12. Dan Kennedy

    I can tell you from personal knowledge that it’s not unheard of for the winner in a libel case to demand that a news org’s assets be frozen in order to preserve the judgment. However, my understanding is that it’s an unusual move, prompted when there is some reason to believe the defendant won’t be able to pay. Of course, Herald Media is shaky enough that you’ve got to wonder.

  13. Anonymous

    In response to amusedbutinformed, discovery gave the judge the right to a copy of the Herald’s insurance policy, so he is not in the dark about possible exclusions, deductions, etc. To pretend that the attachment motion was not a tactic to force a settlement in view of the Herald’s imminent business transaction is as naive as pretending that the Herald did not think its motion would put some heat on the judge to explain his behavior. And talk to anyone who has been sued for unfair settlement practices — letters like that are definitely admissible to prove those kinds of claims. Finally, to say that the judge is asking for less than 2/3 of what he might get 2-3 years from now (assuming that the Herald decided not to settle and the judge wins on appeal) is just not a serious statement. If you owed the bank $100 today and it wrote you letters saying the smart thing to do is pay it $150 today — not because that’s what you owe right now but because you might owe it some time in the future (but only if you chose not to pay the lesser amount today), I’m guessing you might not see that as a fair attempt to collect your debt. Spin comes from both directions.

  14. Anonymous

    Anonymous above pretty much disrobes Amusingly Uninformed on points of salience. But it’s even more simple: all the Cooper-Murphy gang had to do to was call the Herald’s lawyers and ask them what the indemnity was. They would have gotten a very simple answer: we are insured up to $12M on this case. (The documentation is also on paper, as anon above says.) The insurance covers the period when the libel took place. The Herald could, as Amusing clearly wishes, float away tomorrow, and the insurance co. would still be on the hook. This was what happened in the Archdiocese abuse suits. Insurers who were no longer covering the church were paying for judgments because they HAD insured the church at the time the abuse took place. But of course the coop-murph axis was CIRCUMVENTING the Herald’s lawyers to get a cashier’s check from Publisher Purcell, as Ernie’s billets-doux make plain.Kennedy and the rest of the Bay State Globe-ocracy have already bought the spin that the Herald is in some sort of financial tailspin (“Herald Media is shaky enough that you’ve got to wonder”). This is meaningless. Why not “the NY Times subsidiary Boston Globe is shaky enough that you’ve got to wonder?” Such a statement could also be supported by the facts that the Globe is a very poorly performing subsidiary of a multinational whose stock is in freefall and that has just cut scores of jobs etc. … No spin here. Amusing would have profited from being at the cooper-murphy presser on thurs., where the obvious seething and vitriolic words about the Herald’s pantsing of murph via his own scrawls made clear that the goal of this “law” outfit is to drive the Herald out of business. Hey, it’s a free country, and if you want to file frivolous motions and flip them to a newspaper’s competitor to get your way, go ahead. But expect the attacked party to fight back and don’t whine like a stuck sheep when they do. Amused calls the murphy ransom notes “aged correspondence that was part of a legitimate and non-admissible effort to settle the case.” There’s only one word for that statement: Maaw-haw-haw. Hey, Amused, could you live any farther up the cooper-globe rectum?Reminder: “Judge” Murphy has a life appointment to the bench in a state that essentially can’t unseat a judge. Our state constitution was written by John Adams. He must be so proud.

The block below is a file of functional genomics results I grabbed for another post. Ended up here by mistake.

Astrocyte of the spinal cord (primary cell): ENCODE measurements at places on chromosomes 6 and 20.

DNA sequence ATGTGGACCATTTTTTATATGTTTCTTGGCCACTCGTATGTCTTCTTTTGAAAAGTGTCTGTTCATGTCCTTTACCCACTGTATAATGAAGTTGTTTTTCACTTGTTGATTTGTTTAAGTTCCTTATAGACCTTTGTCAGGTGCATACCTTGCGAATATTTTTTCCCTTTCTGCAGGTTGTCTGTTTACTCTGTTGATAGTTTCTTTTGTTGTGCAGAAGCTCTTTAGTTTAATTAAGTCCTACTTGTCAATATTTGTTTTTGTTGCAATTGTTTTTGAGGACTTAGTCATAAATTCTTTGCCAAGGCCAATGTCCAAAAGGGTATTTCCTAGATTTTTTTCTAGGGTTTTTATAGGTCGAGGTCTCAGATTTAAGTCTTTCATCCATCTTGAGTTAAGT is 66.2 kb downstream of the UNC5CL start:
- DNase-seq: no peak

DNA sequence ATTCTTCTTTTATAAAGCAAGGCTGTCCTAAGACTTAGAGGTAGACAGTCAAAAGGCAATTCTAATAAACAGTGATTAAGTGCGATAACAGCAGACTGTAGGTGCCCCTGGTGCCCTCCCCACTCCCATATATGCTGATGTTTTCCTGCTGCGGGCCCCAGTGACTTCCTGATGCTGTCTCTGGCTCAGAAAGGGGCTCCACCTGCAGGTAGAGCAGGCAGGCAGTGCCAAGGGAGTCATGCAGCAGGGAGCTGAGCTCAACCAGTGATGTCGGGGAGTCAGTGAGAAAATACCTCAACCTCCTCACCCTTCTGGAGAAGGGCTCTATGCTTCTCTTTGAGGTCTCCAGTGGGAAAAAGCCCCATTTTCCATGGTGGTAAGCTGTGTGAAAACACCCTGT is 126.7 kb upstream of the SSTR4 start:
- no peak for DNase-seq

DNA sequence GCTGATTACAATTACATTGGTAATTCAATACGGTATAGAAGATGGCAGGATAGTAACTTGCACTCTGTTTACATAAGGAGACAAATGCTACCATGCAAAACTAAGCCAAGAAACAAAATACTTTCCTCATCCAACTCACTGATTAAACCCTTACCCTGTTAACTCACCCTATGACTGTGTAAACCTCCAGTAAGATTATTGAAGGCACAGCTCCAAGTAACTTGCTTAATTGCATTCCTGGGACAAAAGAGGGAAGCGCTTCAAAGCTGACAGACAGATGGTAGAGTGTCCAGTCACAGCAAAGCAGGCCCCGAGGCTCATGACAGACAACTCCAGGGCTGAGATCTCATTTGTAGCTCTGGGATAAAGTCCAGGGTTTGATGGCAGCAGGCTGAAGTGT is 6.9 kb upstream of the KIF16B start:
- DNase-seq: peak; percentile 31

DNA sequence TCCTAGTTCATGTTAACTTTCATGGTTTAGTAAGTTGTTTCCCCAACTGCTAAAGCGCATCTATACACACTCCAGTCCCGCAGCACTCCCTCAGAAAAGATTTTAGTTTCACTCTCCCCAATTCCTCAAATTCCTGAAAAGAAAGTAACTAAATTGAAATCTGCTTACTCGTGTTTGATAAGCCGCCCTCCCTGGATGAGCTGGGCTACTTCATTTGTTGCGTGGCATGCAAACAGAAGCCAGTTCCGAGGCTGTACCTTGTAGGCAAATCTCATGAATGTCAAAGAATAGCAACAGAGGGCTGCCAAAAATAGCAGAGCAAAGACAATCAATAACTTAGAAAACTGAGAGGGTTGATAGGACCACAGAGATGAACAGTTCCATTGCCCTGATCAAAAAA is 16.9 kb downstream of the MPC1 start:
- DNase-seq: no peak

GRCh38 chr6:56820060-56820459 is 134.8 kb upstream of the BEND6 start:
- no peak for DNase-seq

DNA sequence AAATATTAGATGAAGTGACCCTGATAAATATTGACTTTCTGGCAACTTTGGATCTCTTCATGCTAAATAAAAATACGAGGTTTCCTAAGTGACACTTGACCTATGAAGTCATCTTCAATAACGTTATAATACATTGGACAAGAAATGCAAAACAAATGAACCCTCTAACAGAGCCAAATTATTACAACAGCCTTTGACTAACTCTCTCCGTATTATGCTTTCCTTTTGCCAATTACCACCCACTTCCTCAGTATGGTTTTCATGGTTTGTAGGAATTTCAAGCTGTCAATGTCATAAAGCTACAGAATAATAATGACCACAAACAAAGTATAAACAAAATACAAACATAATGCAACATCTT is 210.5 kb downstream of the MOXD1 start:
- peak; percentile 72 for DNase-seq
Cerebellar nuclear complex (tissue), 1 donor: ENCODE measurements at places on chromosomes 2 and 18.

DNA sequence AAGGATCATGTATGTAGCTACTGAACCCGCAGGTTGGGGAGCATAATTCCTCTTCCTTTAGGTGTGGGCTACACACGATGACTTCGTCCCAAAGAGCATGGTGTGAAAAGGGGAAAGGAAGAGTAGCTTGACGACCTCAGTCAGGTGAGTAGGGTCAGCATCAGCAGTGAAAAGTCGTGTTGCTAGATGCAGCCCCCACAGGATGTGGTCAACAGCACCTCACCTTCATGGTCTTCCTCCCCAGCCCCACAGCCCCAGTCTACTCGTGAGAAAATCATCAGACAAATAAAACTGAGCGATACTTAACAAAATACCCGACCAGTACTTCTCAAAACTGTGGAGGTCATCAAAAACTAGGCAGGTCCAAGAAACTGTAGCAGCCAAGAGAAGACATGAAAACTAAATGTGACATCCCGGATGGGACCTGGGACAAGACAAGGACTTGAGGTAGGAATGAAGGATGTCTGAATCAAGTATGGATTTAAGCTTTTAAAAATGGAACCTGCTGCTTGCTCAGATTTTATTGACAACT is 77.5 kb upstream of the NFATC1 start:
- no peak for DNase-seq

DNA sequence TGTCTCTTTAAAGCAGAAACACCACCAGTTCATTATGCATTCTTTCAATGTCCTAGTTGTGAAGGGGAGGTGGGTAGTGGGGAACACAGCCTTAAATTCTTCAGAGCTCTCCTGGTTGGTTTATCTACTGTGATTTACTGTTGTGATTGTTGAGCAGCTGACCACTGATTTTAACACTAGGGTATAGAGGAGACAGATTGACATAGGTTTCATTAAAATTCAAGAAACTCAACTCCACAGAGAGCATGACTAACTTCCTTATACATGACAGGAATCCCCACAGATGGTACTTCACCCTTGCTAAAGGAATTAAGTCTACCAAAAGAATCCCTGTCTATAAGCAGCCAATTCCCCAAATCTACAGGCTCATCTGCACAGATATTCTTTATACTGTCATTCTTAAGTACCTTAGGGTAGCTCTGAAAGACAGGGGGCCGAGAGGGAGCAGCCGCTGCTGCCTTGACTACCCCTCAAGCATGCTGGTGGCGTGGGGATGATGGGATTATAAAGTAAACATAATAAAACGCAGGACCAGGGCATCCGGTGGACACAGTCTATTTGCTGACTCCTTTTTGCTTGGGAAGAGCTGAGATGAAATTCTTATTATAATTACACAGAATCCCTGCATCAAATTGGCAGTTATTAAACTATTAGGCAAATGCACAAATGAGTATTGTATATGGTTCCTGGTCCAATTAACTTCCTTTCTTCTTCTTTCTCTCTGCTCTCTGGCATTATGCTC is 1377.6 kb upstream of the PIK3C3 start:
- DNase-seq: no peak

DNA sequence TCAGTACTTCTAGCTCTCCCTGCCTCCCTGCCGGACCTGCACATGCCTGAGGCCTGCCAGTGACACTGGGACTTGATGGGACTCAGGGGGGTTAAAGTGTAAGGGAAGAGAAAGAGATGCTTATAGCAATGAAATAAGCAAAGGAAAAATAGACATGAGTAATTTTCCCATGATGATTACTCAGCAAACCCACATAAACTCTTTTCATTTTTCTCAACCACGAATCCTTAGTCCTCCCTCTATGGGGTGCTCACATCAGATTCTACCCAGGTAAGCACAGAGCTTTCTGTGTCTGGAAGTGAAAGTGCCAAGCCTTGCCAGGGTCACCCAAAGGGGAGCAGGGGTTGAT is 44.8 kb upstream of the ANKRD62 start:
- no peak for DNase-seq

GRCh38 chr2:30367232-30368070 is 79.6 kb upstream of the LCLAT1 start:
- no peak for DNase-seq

15. Dan Kennedy

    “Stuck sheep”?

  16. Anonymous

    A good editor would have changed it to “bleat like a shorn sheep.” But stuck sheep bleat too, Dan-o. Think of it next time you gnaw a lambchop. Stuck lawyers bleat loudest of all.

  17. Amusedbutinformedobserver